Long-term investors should refrain from trying to time the market since record market highs can often lead to false patterning, said Mark Matson, CEO of Matson Money, a Cincinnati investment manager with $5.9 billion in assets.
“There is zero correlation relative to where the market will be three months from now and it being at an all-time high,” he said.
Record highs in the market do not mean a bubble is on the horizon, Matson said.
“If investors are waiting for a clear sign that the market can only go up before they get in, they are going to be waiting for a very long time,” he said.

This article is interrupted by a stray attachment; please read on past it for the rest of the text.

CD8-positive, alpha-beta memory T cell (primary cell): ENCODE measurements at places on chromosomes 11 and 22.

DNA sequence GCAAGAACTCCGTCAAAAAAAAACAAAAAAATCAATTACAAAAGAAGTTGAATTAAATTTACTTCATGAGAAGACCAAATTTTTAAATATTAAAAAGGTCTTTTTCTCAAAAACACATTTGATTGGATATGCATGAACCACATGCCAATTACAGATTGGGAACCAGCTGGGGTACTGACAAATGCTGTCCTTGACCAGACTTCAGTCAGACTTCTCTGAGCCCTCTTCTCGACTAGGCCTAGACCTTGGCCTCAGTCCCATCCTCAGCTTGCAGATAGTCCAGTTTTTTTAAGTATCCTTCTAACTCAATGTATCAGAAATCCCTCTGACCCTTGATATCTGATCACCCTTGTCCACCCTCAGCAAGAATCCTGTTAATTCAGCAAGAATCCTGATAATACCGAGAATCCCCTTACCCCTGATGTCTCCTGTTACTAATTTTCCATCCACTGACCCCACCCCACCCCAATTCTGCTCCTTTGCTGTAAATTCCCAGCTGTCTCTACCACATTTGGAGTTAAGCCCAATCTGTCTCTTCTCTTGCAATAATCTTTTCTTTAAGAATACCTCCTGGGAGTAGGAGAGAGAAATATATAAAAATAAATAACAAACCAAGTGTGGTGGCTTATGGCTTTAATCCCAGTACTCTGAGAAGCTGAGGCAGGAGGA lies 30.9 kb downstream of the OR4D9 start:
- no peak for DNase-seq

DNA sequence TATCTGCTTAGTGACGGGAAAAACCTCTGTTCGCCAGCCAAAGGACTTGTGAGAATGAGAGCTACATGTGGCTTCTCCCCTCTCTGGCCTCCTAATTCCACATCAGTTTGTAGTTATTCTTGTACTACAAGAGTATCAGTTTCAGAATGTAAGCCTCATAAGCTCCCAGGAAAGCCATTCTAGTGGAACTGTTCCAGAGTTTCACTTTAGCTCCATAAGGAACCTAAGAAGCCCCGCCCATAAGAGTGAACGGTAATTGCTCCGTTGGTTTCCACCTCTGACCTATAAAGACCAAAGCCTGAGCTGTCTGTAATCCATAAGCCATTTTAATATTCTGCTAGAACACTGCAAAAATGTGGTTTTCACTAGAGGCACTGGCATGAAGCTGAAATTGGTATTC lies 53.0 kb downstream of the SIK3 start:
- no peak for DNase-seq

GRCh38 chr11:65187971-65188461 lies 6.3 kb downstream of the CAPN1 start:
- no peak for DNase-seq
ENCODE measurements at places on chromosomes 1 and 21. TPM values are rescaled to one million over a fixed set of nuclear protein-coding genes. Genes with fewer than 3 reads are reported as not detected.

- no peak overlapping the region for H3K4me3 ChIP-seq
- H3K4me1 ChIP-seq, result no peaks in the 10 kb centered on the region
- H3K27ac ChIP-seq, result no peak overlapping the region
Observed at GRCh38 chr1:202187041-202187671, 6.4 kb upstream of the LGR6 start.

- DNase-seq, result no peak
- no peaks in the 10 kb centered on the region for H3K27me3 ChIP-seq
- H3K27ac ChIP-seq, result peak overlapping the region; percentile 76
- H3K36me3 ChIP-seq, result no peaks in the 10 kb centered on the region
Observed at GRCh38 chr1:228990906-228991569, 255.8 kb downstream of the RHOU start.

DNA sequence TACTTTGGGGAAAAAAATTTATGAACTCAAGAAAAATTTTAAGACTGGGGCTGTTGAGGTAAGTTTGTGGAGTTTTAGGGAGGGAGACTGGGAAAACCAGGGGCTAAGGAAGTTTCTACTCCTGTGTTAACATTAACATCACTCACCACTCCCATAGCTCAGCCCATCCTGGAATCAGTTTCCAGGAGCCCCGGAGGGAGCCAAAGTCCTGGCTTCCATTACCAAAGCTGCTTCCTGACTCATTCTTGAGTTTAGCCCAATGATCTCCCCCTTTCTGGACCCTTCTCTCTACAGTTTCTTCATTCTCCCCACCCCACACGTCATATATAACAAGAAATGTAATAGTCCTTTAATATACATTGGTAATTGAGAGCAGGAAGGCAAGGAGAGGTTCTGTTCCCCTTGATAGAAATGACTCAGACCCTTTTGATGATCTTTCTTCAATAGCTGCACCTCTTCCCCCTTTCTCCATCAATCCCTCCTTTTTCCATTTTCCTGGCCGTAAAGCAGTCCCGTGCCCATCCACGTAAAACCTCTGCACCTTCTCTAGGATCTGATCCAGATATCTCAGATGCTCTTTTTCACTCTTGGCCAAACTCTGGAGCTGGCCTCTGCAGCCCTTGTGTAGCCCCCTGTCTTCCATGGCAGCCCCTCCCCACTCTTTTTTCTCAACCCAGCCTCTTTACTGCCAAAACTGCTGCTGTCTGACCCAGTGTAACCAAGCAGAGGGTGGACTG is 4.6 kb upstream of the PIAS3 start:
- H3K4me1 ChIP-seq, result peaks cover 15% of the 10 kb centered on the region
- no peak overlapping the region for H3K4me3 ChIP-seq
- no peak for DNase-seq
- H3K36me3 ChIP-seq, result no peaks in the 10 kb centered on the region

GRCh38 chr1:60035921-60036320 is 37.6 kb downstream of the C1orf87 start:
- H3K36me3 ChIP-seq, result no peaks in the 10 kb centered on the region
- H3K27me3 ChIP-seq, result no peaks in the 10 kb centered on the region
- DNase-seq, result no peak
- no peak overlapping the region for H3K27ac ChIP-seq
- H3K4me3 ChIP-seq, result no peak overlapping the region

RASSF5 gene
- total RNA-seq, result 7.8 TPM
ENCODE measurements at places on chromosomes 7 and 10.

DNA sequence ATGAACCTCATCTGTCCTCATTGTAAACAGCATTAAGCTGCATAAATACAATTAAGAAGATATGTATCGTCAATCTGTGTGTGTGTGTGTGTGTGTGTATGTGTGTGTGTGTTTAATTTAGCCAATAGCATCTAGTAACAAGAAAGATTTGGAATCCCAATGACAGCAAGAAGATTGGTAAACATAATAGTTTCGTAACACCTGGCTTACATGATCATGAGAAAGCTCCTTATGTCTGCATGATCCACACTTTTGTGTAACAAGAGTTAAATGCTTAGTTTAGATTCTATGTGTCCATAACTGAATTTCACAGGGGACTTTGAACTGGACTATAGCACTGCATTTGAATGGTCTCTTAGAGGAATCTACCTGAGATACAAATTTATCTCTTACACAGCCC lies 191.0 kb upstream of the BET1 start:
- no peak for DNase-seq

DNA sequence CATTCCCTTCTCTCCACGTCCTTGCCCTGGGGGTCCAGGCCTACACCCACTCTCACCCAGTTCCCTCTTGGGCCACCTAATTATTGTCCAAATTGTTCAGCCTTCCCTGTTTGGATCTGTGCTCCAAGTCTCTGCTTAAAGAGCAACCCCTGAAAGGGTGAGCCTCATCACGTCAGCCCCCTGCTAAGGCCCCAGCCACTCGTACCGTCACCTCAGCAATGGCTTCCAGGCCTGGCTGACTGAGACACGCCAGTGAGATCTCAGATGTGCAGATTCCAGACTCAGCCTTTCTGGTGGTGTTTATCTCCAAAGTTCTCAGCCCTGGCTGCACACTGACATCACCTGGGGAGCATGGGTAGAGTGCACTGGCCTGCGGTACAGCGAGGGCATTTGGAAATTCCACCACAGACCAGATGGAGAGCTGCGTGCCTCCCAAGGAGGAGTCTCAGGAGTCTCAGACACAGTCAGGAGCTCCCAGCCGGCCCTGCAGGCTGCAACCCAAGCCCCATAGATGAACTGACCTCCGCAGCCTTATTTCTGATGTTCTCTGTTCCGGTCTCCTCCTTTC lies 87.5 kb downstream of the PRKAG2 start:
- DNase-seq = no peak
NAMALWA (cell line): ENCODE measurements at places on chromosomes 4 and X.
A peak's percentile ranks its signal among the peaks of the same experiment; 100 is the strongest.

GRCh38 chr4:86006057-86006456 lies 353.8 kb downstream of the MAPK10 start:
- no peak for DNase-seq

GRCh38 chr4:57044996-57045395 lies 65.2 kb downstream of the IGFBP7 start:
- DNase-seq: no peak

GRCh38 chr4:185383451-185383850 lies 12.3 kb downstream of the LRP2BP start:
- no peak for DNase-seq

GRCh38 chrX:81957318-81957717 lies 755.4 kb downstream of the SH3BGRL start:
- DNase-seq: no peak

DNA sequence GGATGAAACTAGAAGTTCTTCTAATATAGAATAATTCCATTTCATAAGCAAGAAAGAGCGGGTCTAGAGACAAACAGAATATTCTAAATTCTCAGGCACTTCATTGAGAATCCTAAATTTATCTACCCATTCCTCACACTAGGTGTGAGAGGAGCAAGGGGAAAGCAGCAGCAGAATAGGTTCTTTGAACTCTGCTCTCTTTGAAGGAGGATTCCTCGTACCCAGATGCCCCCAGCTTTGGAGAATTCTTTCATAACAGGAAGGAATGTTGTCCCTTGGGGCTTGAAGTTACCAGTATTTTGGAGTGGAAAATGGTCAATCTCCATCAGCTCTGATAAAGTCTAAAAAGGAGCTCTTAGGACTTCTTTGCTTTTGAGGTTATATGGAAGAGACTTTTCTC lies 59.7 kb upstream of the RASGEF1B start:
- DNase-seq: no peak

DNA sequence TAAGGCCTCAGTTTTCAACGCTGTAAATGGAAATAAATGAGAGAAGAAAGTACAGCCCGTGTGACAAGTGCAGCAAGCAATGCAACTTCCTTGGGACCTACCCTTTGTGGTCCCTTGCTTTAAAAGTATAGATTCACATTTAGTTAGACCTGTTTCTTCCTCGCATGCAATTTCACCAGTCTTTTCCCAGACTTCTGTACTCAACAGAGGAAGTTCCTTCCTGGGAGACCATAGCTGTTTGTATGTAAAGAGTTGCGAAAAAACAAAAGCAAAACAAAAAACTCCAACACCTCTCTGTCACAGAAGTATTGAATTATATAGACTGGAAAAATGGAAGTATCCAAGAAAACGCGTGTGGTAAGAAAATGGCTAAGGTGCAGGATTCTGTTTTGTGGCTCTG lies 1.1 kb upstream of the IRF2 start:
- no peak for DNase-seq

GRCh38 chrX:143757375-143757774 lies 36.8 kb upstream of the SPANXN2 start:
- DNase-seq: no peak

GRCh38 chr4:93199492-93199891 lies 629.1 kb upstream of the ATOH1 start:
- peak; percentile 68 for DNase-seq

Investors should avoid rebalancing their retirement portfolios often because the returns after stocks have hit an all-time high is nearly equal. The monthly data of the market since 1926 shows that 286 out of 1,006 months hit an all-time high. The subsequent five year return following a market high is 9.11% annualized compared to all other months at 10.11% annualized.
“The return is roughly the same, so investors should allocate to equities for the long-term regardless of whether the market is at an all-time high or not,” Matson said. “Humans are extraordinarily bad about perceiving patterns when they don’t actually exist because we want to see them.”